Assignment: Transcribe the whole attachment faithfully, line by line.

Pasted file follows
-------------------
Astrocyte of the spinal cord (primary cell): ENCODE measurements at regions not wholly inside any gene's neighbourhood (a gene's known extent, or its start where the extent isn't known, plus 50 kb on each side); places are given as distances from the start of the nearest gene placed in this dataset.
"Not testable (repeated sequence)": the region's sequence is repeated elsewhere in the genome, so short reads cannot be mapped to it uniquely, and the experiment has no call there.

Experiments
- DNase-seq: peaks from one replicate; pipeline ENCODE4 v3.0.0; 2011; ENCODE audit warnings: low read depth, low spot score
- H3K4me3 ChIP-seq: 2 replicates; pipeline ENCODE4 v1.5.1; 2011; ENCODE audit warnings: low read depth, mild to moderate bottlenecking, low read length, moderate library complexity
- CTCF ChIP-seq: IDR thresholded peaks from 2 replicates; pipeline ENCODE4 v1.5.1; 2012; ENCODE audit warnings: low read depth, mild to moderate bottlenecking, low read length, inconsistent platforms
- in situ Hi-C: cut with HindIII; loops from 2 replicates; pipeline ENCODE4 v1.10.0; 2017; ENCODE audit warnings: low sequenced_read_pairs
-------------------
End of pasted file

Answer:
Astrocyte of the spinal cord (primary cell): ENCODE measurements at regions not wholly inside any gene's neighbourhood (a gene's known extent, or its start where the extent isn't known, plus 50 kb on each side); places are given as distances from the start of the nearest gene placed in this dataset.
"Not testable (repeated sequence)": the region's sequence is repeated elsewhere in the genome, so short reads cannot be mapped to it uniquely, and the experiment has no call there.

Experiments
- DNase-seq: peaks from one replicate; pipeline ENCODE4 v3.0.0; 2011; ENCODE audit warnings: low read depth, low spot score
- H3K4me3 ChIP-seq: 2 replicates; pipeline ENCODE4 v1.5.1; 2011; ENCODE audit warnings: low read depth, mild to moderate bottlenecking, low read length, moderate library complexity
- CTCF ChIP-seq: IDR thresholded peaks from 2 replicates; pipeline ENCODE4 v1.5.1; 2012; ENCODE audit warnings: low read depth, mild to moderate bottlenecking, low read length, inconsistent platforms
- in situ Hi-C: cut with HindIII; loops from 2 replicates; pipeline ENCODE4 v1.10.0; 2017; ENCODE audit warnings: low sequenced_read_pairs